House Music as a Genre is Simply Inescapable Right Now
We’ve already touched on this in our genres of 2022 roundup, but it bears digging further into: house music is inescapable right now.
Of course, a huge amount of attention is on Beyoncé and Drake bringing the four-to-the-floor rhythms into their newest releases. That in turn has drawn public and media attention to the Black roots of house – which is all to the good.
But the routes through which the sound has become viable for such megastars to adopt are complex and tangled, and really, really worth examining.
It is vital to remember that though the dance music mainstream has been dominated by an overwhelmingly white industry and DJ hierarchy – centred on Europe in the 1990s and 2000s, and latterly, the US-centric EDM explosion, there has been an unbroken continuum of Black fans, DJs and promoters keeping their vision of house music alive ever since its emergence in Chicago, New York and Detroit in the mid-80s – either specifically as house, or in forms known as “club” or “ballroom” which maintain enough of house’s DNA to maintain its currency.
This, crucially, includes in South Africa, the most house-loving nation on earth, where megastars have gradually risen up, and influenced the entire African diaspora with house-based sounds like kwaito and latterly amapiano.
Likewise there have been organisations, parties, crowds and scenes that have kept alive the vital LGBTQ+ spirit of the original parties – and other, interweaving strands have maintained the vital Latin musical and cultural elements that formed another vital pillar for the sound and culture.
And it IS a culture: multi-faceted, with many variants, but nonetheless a strong culture with awareness of its roots.
In Miami, in London, in Pretoria, in Paris, in Oakland, in Atlanta, in Melbourne, house has hybridised, mutated and created new strains, but also maintained that continuity with its past.
This is not an essay to unpick all that, though. We’ll leave that for another time – for now, we’ll let the music do the talking.
The playlist we’ve put together here, all of music from the 2020s, ties up all these connections and more, and we urge you to give it more than just a casual background listen.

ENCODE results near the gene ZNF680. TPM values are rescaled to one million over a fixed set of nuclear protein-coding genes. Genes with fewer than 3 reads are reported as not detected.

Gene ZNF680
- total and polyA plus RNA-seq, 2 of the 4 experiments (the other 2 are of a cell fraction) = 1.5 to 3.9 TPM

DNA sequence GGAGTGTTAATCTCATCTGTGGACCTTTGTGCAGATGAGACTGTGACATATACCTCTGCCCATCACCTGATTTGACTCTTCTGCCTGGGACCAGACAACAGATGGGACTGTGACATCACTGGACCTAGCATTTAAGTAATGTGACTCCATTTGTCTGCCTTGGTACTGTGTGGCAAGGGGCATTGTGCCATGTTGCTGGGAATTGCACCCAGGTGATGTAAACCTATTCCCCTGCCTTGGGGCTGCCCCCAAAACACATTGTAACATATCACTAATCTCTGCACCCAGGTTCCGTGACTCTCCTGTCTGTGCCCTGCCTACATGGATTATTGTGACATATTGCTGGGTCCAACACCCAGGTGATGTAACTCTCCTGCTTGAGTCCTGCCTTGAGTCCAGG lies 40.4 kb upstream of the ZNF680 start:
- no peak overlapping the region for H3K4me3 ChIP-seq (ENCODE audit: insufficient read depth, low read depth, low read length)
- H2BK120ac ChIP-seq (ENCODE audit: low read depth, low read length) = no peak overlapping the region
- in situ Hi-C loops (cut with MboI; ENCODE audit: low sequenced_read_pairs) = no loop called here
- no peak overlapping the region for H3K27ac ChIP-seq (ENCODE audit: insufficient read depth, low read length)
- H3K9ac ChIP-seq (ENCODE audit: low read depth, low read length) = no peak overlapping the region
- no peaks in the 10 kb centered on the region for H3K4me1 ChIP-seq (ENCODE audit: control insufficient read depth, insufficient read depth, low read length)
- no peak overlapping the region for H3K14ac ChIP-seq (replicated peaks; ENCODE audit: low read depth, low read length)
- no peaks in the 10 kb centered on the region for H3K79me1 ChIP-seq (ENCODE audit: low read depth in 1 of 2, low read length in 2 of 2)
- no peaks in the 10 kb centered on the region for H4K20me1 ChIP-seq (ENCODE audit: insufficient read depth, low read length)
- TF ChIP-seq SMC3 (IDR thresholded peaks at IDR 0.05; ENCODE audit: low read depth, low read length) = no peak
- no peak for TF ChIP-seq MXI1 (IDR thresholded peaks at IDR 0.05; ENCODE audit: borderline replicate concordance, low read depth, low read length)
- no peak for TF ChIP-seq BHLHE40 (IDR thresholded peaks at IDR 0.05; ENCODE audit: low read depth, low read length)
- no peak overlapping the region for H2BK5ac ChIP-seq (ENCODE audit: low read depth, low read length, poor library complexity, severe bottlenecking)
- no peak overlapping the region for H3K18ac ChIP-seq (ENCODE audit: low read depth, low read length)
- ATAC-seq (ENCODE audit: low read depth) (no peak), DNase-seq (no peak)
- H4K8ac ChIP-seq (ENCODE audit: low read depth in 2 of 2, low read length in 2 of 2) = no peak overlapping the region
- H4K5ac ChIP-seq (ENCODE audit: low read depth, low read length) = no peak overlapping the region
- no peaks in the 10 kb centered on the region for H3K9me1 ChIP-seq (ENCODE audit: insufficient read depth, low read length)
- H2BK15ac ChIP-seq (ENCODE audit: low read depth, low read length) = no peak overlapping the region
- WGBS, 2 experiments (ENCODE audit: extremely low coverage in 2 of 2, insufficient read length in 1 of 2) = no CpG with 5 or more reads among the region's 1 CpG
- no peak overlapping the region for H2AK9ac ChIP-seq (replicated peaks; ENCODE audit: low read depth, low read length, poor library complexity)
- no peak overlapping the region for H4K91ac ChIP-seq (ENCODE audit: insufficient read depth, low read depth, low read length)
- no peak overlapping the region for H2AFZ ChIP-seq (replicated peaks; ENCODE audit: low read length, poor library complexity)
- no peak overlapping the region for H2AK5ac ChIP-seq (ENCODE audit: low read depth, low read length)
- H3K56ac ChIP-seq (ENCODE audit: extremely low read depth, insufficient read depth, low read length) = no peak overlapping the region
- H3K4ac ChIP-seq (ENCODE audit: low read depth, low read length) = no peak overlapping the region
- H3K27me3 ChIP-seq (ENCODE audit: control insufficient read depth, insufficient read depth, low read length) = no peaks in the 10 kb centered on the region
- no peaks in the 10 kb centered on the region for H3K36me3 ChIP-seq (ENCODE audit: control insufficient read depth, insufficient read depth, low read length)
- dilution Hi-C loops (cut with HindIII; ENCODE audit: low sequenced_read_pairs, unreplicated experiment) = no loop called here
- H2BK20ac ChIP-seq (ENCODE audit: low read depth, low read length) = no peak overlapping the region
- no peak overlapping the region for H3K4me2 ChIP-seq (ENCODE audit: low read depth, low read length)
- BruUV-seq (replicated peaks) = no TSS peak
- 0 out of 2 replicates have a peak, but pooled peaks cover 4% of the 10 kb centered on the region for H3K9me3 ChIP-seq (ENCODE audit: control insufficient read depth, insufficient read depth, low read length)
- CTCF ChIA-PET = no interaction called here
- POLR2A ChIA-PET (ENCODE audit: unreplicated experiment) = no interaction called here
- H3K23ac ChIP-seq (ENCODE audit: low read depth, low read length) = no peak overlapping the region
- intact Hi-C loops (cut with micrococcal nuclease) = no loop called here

House is so familiar to us all, thanks to its ubiquity in bars and clubs the world over, that it can easily drift past as an undifferentiated pulse.
But listen to these tracks, and you’ll see how much richness and cultural hybridity there still is.
There’s rap and beat poetry, there’s sassy diva hollering and sultry soul murmurs. There’s high tech glitches and organic percussion. There’s minimalism and disco lavishness.
There are huge US urban names like Usher and Busta Rhymes – from long before Drake and Beyoncé joined the party – and plenty of the stars of South Africa’s scene.
There are popstars like Lizzo and Dua Lipa, there are underground legends like Masters At Work, Ron Trent and Todd Edwards – and crucially, zero degrees of separation between these.
House is many, many things in the 2020s, but, as you will hopefully hear, it still fits under one umbrella. For all the dozens of genre divisions over the decades, at its best it is still H-O-U-S-E, house.
Press play and dive into some incredible house music now.
Cover Credit: Pressmaster/Pexels
Writer | Joe Muggs
Joe Muggs is a writer, DJ and curator of many years standing, covering both mainstream and underground. His book 'Bass, Mids, Tops', covering decades of UK bass music, is out now via Strange Attractor / MIT Press, and you can subscribe to his newsletter at tinyletter.com/joemuggs.